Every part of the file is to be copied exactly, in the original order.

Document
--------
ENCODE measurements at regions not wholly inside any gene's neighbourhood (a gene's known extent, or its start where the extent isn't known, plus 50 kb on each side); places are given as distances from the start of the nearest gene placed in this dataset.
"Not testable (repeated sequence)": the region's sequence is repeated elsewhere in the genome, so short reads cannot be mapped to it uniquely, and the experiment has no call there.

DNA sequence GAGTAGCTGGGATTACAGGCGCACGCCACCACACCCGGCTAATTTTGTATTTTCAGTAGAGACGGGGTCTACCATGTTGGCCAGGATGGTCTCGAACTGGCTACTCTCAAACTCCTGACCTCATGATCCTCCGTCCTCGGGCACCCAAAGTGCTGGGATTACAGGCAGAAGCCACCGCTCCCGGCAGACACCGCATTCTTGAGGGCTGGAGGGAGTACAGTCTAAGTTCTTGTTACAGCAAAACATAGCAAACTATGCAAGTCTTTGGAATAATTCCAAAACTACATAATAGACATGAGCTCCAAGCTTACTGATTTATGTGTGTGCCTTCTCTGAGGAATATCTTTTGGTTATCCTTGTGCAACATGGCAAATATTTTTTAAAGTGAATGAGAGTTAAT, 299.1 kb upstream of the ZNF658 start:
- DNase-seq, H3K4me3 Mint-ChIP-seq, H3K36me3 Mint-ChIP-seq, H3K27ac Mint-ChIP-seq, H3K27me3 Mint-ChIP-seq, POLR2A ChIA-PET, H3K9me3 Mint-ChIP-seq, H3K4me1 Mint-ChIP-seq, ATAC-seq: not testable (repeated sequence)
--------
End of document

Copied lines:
ENCODE measurements at regions not wholly inside any gene's neighbourhood (a gene's known extent, or its start where the extent isn't known, plus 50 kb on each side); places are given as distances from the start of the nearest gene placed in this dataset.
"Not testable (repeated sequence)": the region's sequence is repeated elsewhere in the genome, so short reads cannot be mapped to it uniquely, and the experiment has no call there.

DNA sequence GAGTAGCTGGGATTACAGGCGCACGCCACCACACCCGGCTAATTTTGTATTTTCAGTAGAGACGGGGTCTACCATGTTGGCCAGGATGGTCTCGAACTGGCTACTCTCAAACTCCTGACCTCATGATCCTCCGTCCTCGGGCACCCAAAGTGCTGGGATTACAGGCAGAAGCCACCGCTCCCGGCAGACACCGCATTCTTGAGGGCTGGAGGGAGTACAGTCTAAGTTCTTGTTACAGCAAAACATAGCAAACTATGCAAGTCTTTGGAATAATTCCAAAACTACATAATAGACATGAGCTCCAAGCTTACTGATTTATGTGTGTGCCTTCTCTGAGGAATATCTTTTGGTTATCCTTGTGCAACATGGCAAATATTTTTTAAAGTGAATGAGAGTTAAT, 299.1 kb upstream of the ZNF658 start:
- DNase-seq, H3K4me3 Mint-ChIP-seq, H3K36me3 Mint-ChIP-seq, H3K27ac Mint-ChIP-seq, H3K27me3 Mint-ChIP-seq, POLR2A ChIA-PET, H3K9me3 Mint-ChIP-seq, H3K4me1 Mint-ChIP-seq, ATAC-seq: not testable (repeated sequence)